Lots of children play games and use toys related to adult careers: cops and robbers, spaceman, Operation, among many others. Playing in this manner teaches children about different jobs and inspires them to want to become doctors, cops or actors.

  • Belgian Prosecutor Looking Into Reports That NSA/GCHQ Hacked Well-Known Belgian Cryptographer

    Of course, looking into it doesn’t mean very much at this point. There had been serious concerns about how the NSA and GCHQ used the attacks on Belgacom to then bug systems at the EU Parliament in Brussels. Whether or not they’ll do something in response to “just” hacking a cryptographer remains to be seen — but it should remind basically everyone in the world that the NSA/GCHQ don’t seem to have any hesitation about hacking just about anyone.

  • Arizona first US state to attempt legal resistance to NSA surveillance

    Arizona’s state senate panel approved a bill withdrawing state support for intelligence agencies’ collection of metadata and banning the use of warrantless data in courts. The panel becomes the first legislative body in US to try and thwart NSA spying.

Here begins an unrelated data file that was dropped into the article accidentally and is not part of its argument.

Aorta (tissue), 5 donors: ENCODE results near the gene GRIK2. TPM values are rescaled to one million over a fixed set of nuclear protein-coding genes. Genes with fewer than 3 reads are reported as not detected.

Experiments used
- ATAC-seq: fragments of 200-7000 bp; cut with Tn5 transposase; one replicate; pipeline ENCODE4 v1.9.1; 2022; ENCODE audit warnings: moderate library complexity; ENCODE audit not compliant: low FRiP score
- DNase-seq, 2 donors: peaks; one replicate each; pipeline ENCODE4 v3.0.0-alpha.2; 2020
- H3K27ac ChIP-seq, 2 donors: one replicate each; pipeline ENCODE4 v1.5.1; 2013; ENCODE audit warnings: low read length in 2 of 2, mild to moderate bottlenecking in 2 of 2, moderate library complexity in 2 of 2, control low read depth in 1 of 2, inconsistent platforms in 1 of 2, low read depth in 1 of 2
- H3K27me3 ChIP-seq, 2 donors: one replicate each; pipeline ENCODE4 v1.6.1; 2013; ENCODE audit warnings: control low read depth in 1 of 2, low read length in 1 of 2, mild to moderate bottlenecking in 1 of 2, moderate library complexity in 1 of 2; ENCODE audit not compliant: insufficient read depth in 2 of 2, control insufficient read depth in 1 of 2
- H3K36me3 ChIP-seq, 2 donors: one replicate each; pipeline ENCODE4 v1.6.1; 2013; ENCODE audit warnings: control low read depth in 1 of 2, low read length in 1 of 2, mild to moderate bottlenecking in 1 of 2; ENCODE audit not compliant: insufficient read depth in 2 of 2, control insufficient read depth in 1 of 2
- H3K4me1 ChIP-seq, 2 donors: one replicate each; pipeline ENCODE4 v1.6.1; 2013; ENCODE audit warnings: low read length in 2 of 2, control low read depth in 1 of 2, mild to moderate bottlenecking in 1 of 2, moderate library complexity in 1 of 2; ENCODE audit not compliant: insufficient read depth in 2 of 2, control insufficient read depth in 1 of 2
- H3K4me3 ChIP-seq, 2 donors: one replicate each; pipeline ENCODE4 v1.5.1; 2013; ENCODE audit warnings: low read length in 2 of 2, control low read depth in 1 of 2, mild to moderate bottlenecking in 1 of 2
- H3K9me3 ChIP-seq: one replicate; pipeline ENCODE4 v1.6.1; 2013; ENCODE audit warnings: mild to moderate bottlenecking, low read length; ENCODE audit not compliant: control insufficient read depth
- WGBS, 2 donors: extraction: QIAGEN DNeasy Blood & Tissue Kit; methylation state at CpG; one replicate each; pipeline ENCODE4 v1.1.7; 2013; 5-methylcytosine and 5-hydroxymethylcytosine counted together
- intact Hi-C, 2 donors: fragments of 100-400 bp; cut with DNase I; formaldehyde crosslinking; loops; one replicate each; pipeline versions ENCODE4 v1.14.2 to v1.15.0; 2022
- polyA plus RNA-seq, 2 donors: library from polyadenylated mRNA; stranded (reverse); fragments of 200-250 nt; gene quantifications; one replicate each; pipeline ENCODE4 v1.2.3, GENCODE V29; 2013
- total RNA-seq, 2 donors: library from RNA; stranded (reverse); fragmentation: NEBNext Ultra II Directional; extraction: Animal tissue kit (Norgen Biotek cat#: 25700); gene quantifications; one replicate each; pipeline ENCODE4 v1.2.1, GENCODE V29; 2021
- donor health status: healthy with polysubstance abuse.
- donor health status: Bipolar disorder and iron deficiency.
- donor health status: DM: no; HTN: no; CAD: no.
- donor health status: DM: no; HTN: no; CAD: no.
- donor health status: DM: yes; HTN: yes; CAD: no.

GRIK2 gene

The bill will now have to be approved by majority of the Senate Rules committee before it can move on to the full senate. It prohibits Arizona public employees and departments from helping intelligence agencies collect records of phone-calls and emails, as well as metadata (information on where and when the phone calls were made).

  • Yahoo leads NSA-FBI account content data demands

    Fresh disclosures about national security requests indicate that Yahoo was ordered to hand over content from more accounts than other tech firms during the first six months of 2013.

  • Dept of Justice official admits NSA ‘probably’ spying on members of Congress

    The US National Security Agency likely collects intelligence on congressional lawmakers and members of their staff, a Justice Department official admitted at a committee hearing on Tuesday.

  • House committee urges US government to get behind NSA reform bill

    Judiciary committee warns Obama administration to back USA Freedom Act or risk losing its counter-terrorism powers

  • Senior Congressman calls Greenwald a “thief” who sold NSA documents

    Rep. Mike Rogers (R-MI) has been very unhappy about the leaks by former NSA contractor Edward Snowden from the very beginning. Now the head of the powerful House Intelligence Committee has become one of several personalities at the heart of the NSA leak scandal to lash out at one of the journalists publishing stories about the documents.

  • Ex-NSA Chief Details Snowden’s Hiring at Agency, Booz Allen